Wade Elliott’s energy remains key to our strategy and that alone will ensure he keeps his place, though he is due a big game, if only to keep up with the standards being set by those around him. It’s been a wee while since he has popped up with an assist.
There’s been renewed optimism this week that Burnley will make a permanent move for David Nugent, despite the fact he can’t get a start at present. Fair play to Nugent. He always seems to be sporting a Cheshire cat smile and is certainly proving to be an effective substitute. His 40 yard ‘offside’ goal last week was another snapshot of his undoubted quality.
Displacing Steven Fletcher isn’t really an option at the moment. It’s been a pleasure to see this latest Burnley no 9 grow into his shirt with a string of consistent displays and should West Ham’s central defence be a makeshift pairing, the young Scot has the ability to pull them from pillar to post.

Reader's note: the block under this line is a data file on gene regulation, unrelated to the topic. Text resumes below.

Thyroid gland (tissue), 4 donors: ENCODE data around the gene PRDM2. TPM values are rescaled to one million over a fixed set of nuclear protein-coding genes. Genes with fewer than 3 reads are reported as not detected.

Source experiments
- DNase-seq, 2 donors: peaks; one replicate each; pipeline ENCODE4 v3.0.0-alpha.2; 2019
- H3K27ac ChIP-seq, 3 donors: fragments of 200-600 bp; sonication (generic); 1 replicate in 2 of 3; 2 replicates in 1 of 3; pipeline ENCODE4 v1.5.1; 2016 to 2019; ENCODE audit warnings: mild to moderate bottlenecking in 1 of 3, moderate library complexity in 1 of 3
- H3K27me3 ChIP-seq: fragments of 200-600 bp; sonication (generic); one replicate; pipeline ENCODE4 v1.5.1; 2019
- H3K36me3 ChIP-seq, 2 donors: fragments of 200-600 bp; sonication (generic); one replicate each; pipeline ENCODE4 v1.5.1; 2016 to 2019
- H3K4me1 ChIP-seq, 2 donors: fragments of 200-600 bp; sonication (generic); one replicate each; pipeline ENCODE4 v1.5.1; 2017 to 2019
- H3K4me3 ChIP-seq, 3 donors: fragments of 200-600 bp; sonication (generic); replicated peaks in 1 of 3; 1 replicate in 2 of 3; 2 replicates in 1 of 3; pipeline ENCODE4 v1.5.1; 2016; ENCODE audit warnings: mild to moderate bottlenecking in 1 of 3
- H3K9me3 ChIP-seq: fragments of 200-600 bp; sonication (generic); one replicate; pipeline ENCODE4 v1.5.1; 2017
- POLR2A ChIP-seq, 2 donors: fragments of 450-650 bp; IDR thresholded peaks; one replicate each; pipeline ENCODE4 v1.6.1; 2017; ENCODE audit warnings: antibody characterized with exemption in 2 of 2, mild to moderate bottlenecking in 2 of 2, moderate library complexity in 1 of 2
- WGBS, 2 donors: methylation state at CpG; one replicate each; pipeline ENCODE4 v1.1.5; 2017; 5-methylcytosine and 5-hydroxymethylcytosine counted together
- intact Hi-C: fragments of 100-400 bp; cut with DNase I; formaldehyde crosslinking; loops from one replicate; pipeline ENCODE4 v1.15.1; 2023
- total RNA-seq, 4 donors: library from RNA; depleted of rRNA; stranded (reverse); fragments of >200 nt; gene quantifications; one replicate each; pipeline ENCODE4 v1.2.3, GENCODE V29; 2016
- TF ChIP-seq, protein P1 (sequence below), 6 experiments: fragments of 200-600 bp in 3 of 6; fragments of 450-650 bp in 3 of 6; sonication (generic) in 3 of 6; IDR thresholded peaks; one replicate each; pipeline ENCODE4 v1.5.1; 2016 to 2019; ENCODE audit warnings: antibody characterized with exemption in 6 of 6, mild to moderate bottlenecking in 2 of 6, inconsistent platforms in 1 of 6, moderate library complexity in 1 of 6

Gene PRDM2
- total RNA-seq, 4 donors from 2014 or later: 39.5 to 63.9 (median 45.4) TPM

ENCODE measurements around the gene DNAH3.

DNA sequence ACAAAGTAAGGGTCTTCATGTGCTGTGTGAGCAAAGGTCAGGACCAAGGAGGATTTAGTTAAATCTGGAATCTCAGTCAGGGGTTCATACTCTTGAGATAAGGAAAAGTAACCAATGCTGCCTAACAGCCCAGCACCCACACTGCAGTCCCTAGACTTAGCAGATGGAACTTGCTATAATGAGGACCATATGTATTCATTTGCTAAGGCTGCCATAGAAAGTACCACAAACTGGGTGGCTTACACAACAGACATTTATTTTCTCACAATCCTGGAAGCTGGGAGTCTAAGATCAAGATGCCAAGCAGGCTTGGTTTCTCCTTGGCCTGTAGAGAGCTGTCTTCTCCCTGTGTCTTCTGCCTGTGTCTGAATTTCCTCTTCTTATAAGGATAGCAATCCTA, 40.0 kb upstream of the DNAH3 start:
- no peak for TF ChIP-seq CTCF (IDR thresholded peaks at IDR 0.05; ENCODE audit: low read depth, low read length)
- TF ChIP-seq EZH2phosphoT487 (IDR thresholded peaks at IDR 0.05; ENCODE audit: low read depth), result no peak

West Ham’s poor start to the season has surprised me and I don’t expect them to stay down there. But with their financial situation reportedly dire, maybe they are a club who might get sucked in to a relegation battle. Great player though he was, Zola is still an inexperienced manager who does not appear to have too much room for manoeuvre in terms of adding to his squad. His team has a strong backbone, a clutch of exciting youngsters and a centre-forward, in Carlton Cole, who has the ability to nail 15 league goals. Injuries could yet undermine their progress, certainly they need some points soon.
Their supporters clearly see this one as a hugely important match. Burnley might just seize on any apprehension to take the challenge to them like they did at Eastlands. West Ham have proved to be quick starters in certain games this season but at home, their supporters can be quick to air their frustrations.